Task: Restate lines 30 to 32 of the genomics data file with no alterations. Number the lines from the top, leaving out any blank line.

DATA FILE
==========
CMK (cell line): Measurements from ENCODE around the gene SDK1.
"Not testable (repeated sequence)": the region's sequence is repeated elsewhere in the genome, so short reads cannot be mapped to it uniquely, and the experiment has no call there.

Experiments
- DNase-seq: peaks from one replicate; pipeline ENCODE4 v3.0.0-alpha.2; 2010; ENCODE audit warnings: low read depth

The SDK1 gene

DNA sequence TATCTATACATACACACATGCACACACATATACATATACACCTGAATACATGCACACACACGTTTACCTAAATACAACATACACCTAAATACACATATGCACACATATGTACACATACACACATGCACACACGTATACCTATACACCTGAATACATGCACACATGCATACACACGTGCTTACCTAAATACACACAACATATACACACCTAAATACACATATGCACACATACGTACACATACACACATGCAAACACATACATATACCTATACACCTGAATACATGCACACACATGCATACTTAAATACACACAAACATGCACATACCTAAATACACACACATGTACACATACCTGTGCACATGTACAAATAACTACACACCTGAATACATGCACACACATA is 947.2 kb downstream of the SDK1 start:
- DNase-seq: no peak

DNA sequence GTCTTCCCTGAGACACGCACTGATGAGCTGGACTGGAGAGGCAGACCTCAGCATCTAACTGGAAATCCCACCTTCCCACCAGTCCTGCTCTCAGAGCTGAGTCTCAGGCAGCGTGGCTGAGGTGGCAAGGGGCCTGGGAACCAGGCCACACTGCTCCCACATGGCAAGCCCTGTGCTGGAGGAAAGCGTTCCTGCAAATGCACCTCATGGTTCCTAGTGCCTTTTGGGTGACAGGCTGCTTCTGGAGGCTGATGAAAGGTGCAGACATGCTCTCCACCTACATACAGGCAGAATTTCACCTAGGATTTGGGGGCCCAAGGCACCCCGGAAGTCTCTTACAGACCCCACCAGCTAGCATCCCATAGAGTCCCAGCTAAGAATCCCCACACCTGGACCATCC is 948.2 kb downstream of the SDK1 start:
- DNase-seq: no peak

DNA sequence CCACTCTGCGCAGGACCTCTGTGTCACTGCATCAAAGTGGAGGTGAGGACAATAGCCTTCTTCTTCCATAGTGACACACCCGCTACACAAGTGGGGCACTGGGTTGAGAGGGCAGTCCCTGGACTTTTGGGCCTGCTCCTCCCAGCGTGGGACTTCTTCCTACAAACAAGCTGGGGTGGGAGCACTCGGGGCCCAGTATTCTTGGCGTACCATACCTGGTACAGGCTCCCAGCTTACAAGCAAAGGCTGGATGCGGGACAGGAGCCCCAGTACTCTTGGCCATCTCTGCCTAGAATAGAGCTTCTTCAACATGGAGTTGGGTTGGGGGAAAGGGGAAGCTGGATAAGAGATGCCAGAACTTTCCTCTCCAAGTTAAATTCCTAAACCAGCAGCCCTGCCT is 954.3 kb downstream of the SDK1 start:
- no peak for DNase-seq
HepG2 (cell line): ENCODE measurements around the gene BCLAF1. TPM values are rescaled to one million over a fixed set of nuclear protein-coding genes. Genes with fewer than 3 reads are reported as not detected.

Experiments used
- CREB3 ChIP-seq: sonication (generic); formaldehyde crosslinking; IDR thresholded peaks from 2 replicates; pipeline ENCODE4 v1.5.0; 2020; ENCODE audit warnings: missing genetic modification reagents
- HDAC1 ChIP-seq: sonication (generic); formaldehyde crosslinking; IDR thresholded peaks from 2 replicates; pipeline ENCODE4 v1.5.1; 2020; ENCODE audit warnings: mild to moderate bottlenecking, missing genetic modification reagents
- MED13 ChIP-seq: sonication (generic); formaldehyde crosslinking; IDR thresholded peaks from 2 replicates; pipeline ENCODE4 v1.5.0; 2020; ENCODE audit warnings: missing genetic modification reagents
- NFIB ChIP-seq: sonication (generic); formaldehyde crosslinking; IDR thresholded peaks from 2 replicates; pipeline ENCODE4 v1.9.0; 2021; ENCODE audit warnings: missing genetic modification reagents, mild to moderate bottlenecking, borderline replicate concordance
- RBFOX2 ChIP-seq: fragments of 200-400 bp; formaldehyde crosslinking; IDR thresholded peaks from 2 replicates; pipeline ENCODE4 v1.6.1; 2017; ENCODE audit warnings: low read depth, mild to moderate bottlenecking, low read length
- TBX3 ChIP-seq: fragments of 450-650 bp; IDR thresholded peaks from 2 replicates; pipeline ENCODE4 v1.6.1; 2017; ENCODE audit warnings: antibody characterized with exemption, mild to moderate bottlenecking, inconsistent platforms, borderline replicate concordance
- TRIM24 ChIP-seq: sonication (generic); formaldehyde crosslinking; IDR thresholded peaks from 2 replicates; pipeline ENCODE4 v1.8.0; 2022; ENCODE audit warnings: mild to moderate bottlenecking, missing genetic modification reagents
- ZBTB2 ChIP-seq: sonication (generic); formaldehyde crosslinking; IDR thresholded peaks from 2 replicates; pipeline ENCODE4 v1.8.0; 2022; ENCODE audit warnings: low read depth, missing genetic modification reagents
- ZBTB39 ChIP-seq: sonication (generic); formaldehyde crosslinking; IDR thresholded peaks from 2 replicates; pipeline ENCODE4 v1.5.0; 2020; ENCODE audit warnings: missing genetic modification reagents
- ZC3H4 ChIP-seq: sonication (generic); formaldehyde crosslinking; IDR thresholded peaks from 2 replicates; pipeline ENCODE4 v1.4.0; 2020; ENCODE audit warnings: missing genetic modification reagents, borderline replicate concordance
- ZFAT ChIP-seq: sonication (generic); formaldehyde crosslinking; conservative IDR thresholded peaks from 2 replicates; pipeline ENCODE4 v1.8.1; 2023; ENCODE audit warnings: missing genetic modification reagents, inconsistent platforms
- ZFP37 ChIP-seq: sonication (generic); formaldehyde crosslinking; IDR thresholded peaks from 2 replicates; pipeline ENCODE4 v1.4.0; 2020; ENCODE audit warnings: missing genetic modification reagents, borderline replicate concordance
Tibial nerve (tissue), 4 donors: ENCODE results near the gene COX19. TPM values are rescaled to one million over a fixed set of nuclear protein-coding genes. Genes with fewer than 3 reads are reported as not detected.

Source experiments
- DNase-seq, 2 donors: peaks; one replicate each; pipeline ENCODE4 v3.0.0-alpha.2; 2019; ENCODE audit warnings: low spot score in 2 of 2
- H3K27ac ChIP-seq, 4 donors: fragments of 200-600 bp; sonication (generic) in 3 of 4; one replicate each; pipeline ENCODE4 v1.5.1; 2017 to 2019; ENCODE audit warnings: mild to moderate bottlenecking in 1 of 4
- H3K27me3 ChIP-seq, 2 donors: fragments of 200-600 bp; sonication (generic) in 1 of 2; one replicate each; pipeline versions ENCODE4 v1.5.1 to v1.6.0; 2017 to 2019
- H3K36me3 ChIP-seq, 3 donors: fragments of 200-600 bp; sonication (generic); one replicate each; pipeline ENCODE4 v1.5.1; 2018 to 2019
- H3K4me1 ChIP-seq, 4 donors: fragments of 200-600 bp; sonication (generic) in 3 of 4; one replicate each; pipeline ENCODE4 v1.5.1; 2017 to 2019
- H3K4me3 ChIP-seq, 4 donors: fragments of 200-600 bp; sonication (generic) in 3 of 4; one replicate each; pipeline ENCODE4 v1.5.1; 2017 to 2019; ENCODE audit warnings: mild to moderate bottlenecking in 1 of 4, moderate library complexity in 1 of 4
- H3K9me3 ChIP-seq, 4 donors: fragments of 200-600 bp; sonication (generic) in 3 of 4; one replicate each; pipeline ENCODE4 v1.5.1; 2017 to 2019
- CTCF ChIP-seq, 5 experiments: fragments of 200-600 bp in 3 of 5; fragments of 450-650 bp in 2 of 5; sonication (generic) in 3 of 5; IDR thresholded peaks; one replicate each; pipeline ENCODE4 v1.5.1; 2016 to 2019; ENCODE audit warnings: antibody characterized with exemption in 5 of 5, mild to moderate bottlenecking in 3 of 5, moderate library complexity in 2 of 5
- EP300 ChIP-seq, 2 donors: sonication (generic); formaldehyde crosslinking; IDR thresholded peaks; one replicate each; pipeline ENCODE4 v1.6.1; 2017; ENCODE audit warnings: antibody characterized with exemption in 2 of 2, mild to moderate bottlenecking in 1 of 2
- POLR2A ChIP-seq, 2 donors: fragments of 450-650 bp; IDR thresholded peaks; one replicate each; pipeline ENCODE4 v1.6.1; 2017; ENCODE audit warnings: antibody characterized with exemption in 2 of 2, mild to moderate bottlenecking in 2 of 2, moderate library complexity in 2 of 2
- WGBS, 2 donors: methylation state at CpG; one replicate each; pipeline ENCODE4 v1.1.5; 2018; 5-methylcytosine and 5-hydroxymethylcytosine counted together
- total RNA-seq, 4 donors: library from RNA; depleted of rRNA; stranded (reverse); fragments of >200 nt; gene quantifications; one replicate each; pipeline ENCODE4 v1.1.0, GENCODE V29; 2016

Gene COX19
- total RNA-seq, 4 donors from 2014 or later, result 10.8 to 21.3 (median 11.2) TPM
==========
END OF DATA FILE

- H3K27me3 ChIP-seq, 2 donors: fragments of 200-600 bp; sonication (generic) in 1 of 2; one replicate each; pipeline versions ENCODE4 v1.5.1 to v1.6.0; 2017 to 2019
- H3K36me3 ChIP-seq, 3 donors: fragments of 200-600 bp; sonication (generic); one replicate each; pipeline ENCODE4 v1.5.1; 2018 to 2019
- H3K4me1 ChIP-seq, 4 donors: fragments of 200-600 bp; sonication (generic) in 3 of 4; one replicate each; pipeline ENCODE4 v1.5.1; 2017 to 2019